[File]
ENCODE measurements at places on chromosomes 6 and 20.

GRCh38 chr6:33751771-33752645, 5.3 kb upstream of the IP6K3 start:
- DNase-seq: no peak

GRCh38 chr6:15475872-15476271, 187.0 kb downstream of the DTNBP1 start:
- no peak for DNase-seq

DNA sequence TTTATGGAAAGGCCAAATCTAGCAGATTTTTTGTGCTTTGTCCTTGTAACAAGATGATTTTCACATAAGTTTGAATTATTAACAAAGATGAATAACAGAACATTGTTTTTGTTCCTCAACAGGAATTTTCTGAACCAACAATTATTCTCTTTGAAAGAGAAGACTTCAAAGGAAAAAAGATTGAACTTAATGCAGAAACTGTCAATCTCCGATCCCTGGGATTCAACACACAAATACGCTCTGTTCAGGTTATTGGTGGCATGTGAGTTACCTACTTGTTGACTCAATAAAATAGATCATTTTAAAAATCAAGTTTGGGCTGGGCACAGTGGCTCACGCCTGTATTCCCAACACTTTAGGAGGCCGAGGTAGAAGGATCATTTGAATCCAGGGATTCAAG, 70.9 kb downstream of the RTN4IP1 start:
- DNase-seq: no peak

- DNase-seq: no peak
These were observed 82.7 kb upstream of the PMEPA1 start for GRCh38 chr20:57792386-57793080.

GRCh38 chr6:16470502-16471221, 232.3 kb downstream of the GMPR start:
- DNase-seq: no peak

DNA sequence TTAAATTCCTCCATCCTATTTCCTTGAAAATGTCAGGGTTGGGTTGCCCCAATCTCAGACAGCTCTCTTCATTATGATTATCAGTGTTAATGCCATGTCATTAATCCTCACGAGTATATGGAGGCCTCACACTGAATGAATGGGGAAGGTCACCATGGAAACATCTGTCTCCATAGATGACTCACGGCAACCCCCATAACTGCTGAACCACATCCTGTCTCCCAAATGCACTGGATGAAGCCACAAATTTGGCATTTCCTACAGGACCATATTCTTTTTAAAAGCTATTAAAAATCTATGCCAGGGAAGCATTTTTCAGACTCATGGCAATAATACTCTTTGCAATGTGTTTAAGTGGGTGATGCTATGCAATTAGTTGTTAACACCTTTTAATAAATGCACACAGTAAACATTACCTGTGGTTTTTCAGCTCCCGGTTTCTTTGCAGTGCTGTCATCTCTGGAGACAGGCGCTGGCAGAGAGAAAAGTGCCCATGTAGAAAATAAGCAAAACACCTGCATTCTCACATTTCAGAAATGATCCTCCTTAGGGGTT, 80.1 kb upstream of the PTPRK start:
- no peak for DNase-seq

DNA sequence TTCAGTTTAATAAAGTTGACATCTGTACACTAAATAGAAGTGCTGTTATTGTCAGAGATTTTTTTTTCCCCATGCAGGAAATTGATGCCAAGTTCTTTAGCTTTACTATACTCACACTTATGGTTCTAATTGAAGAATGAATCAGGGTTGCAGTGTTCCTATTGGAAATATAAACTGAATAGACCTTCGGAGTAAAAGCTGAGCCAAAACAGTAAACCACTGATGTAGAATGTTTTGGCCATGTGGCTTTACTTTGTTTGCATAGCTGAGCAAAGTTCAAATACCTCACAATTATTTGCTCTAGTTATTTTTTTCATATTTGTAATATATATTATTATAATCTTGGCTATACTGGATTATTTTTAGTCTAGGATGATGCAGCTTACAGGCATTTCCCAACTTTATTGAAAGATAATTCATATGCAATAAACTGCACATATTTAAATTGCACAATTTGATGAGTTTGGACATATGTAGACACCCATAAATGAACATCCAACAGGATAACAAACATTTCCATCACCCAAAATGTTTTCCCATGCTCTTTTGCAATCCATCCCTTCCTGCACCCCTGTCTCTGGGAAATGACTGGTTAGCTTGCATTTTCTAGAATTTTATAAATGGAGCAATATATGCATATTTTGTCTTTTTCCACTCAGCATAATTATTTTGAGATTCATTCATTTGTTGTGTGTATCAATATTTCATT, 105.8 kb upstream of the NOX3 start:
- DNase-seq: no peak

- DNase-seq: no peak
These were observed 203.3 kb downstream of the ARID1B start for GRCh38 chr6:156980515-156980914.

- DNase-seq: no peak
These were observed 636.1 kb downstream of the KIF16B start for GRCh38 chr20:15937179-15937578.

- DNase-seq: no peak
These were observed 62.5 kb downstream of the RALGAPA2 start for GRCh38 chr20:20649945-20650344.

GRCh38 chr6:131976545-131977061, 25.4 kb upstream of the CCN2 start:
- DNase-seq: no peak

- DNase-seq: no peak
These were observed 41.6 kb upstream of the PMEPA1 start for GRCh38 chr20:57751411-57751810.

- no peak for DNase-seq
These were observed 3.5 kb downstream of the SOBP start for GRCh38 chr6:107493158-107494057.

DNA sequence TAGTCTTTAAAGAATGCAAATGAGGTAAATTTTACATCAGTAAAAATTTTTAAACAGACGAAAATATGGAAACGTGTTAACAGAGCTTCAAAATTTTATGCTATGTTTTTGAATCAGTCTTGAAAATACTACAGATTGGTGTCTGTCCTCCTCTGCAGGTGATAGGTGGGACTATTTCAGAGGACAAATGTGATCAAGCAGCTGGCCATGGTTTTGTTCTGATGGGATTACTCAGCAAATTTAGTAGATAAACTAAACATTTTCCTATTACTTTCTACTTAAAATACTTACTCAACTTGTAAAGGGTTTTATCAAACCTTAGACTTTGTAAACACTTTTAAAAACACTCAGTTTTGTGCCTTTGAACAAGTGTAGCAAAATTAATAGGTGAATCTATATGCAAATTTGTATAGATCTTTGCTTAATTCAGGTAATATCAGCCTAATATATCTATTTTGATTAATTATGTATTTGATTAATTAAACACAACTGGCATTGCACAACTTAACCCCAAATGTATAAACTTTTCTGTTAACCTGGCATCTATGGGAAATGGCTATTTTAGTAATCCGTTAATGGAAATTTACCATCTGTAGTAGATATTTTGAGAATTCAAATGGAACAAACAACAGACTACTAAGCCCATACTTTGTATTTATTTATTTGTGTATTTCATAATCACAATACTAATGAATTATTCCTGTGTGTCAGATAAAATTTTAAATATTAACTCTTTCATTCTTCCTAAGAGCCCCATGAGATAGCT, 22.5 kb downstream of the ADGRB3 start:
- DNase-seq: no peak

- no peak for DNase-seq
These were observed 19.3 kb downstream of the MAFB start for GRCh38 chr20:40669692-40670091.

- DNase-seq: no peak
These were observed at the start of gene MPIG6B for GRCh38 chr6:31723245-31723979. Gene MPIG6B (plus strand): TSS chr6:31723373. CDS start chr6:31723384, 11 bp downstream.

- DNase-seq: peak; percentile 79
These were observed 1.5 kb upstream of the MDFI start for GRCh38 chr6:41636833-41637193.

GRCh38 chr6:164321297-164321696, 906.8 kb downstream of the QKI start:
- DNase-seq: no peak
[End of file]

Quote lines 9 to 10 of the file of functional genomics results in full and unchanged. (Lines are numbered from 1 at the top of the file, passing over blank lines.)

These were observed 82.7 kb upstream of the PMEPA1 start for GRCh38 chr20:57792386-57793080.

GRCh38 chr6:16470502-16471221, 232.3 kb downstream of the GMPR start: